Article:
Sunday, April 22, 2007

More diversions

Another weekend post that is meant to reflect on things other than the mundane.

A reading update is long overdue on this blog, and I am still planning on a dedicated post on recent reads soon. For now, a couple of books will get a mention in this post.

Watching clouds: when was the last time you looked up to see clouds and marvel at the vareity of forms, or tried to estimate their height or guess the wind direction from them ? Don't recall ? Then it is time to peek at the skies the next time you are going nowhere in commuting traffic. The Cloudspotter's Guide by Gavin Pretor-Pinney can be your handbook. Check out the related website - The Cloud Appreciation Society. You can see my own attempts to capture clouds here - I still have a lot to learn!

More blog bling: I have been slowly adding a few more widgets to my blog page. These mostly link to my other interests and activities recorded elsewhere. There is the Kiva link on the right tracking micro-loans to enterpreneurs in the developing world, and there is the link to my picture portfolio at flickr. I have just added a Yelp link to reviews, of eating places and more. I am considering a few more similar additions. Since I am still experimenting with these, any feedback is more than welcome.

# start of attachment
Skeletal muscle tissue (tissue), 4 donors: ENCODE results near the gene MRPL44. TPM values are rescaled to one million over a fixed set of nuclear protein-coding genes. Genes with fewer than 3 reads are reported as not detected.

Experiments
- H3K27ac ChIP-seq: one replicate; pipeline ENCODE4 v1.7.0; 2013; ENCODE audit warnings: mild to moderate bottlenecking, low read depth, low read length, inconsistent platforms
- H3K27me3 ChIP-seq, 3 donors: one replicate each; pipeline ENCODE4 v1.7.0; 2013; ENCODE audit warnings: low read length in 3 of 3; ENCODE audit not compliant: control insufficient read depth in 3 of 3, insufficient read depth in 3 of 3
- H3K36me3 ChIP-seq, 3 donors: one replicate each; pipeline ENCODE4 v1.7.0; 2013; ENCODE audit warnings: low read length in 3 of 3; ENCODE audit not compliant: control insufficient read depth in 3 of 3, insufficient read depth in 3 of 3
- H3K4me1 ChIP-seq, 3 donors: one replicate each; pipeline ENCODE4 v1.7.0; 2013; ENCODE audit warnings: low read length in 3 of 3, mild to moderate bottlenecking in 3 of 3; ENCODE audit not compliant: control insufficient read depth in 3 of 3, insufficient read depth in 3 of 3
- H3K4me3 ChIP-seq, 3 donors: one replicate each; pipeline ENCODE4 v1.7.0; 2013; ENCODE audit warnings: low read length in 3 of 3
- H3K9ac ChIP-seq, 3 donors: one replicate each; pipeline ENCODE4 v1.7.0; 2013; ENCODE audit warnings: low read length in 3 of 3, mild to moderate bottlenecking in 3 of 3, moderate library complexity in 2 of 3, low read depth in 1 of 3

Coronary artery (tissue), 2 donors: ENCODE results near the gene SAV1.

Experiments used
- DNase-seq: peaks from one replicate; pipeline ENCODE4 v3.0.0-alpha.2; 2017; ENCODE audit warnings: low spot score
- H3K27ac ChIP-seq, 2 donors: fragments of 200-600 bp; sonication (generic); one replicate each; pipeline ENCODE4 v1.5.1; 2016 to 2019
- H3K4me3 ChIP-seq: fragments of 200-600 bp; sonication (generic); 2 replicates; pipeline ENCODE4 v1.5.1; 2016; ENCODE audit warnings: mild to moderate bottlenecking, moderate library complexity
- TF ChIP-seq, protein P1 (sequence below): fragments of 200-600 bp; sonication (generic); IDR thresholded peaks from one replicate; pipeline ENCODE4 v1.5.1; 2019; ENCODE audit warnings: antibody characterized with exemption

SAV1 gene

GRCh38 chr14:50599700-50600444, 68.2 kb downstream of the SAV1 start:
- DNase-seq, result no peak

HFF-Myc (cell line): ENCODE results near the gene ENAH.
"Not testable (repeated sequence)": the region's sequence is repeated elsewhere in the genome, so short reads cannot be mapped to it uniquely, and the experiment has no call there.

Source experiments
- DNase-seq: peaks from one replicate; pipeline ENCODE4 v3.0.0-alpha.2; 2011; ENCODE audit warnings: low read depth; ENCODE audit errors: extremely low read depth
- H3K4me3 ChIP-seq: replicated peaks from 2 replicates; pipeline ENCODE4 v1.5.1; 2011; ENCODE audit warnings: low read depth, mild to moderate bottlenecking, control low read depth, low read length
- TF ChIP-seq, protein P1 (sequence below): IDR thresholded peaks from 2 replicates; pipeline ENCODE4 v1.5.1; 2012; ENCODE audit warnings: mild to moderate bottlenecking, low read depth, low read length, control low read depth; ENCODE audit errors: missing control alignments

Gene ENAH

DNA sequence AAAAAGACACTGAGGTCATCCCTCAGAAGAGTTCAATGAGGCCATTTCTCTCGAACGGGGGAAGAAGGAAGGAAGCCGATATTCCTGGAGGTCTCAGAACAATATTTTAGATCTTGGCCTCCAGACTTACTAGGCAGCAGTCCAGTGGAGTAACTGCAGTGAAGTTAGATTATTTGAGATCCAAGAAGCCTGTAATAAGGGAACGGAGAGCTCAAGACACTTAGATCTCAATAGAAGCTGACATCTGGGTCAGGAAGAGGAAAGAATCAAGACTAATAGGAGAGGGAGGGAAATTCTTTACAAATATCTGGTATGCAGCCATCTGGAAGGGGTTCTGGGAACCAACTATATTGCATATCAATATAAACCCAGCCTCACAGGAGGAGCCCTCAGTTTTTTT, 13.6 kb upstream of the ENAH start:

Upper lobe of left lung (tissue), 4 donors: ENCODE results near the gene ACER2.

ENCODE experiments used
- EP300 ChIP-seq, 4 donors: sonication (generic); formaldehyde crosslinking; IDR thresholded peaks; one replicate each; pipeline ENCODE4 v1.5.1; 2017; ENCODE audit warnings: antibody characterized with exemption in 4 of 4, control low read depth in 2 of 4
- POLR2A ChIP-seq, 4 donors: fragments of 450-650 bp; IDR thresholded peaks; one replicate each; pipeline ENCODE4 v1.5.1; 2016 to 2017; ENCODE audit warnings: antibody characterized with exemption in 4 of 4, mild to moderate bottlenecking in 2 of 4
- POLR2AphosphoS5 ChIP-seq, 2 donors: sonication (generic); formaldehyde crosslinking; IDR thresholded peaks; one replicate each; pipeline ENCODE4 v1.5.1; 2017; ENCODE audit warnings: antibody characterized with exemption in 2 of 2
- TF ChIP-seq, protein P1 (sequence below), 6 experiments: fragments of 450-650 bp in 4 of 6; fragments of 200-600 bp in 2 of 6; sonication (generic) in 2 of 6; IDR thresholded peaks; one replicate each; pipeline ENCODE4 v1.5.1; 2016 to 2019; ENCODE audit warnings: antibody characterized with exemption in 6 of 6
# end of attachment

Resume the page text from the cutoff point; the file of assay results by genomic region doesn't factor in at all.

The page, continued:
Bird-watching: Watching our avian friends has been something of a hobby for a long time, but until now I did not take it seriously enough to try and identify the species. You can see some of my bird pictures here. The patience needed to take bird shots, especially close-ups, is astounding. Having a high-zoom camera is a plus, but that is not enough. Learning to tip-toe, to move your camera in slow-motion and the ability to hold your breath and not blink, are all things you learn on your way to good bird shots. This was the toughest one so far, but I hope to get even better at it over time. I just started reading To See Every Bird on Earth: A Father, a Son and a Lifetime Obsession - the story of one of the greatest bird-spotters of all time. It is a stunning story. I will be glad if I get to see, in the wild, a tenth of the number of species, over my lifetime.

Here are a few more interesting links.
The City Birder: blog on bird-watching in Bronx/NYC.
SF birds: a list, linked to details, of birds seen in and around San Francisco.
Birds on stamps: a site dedicated to listing every stamp with a bird on it!

Electric Carnatic: I should warn you that like with any class of music, taste for Carnatic music is more acquired than anything else. Carnatic is the traditional/classical music of South India, with a history of atleast 300 years. Over time, a number of Western instruments, ranging from violin and saxophone to mandolin and the electric guitar have become part of the scene, along with the dozens of traditional instruments like tabla, veena and mridangam. For Carnatic on the electric guitar, there is none yet to match performances from Prasanna. Check out the Sindhu Bhairavi recital on YouTube - the recording is not clean, and there is background noise, but that doesn't do anything to diminish the beautiful sounds! For a clean sample without all that noise, check out Indra's Necklace, on Rhapsody. I hope you enjoy it.


Post a Comment

<< Home